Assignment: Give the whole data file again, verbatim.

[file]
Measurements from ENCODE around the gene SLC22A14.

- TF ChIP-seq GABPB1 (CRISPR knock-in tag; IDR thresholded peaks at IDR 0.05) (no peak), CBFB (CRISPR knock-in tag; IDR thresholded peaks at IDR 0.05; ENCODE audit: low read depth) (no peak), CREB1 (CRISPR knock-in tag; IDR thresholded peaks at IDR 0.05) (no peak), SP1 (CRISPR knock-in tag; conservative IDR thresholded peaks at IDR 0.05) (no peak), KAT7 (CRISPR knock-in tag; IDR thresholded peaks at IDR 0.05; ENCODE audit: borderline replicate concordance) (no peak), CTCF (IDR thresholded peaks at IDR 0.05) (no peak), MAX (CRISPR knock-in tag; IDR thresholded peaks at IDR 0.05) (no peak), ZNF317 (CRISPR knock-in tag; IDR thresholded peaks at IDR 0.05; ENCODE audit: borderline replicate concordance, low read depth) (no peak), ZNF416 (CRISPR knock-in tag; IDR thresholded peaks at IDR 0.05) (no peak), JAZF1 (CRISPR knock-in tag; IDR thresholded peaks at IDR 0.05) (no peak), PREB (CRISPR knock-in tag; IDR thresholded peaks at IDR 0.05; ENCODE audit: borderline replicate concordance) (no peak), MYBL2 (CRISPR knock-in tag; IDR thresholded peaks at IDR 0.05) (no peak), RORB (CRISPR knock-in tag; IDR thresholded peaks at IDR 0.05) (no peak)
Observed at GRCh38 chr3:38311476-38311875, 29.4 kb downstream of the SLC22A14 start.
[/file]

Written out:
Measurements from ENCODE around the gene SLC22A14.

- TF ChIP-seq GABPB1 (CRISPR knock-in tag; IDR thresholded peaks at IDR 0.05) (no peak), CBFB (CRISPR knock-in tag; IDR thresholded peaks at IDR 0.05; ENCODE audit: low read depth) (no peak), CREB1 (CRISPR knock-in tag; IDR thresholded peaks at IDR 0.05) (no peak), SP1 (CRISPR knock-in tag; conservative IDR thresholded peaks at IDR 0.05) (no peak), KAT7 (CRISPR knock-in tag; IDR thresholded peaks at IDR 0.05; ENCODE audit: borderline replicate concordance) (no peak), CTCF (IDR thresholded peaks at IDR 0.05) (no peak), MAX (CRISPR knock-in tag; IDR thresholded peaks at IDR 0.05) (no peak), ZNF317 (CRISPR knock-in tag; IDR thresholded peaks at IDR 0.05; ENCODE audit: borderline replicate concordance, low read depth) (no peak), ZNF416 (CRISPR knock-in tag; IDR thresholded peaks at IDR 0.05) (no peak), JAZF1 (CRISPR knock-in tag; IDR thresholded peaks at IDR 0.05) (no peak), PREB (CRISPR knock-in tag; IDR thresholded peaks at IDR 0.05; ENCODE audit: borderline replicate concordance) (no peak), MYBL2 (CRISPR knock-in tag; IDR thresholded peaks at IDR 0.05) (no peak), RORB (CRISPR knock-in tag; IDR thresholded peaks at IDR 0.05) (no peak)
Observed at GRCh38 chr3:38311476-38311875, 29.4 kb downstream of the SLC22A14 start.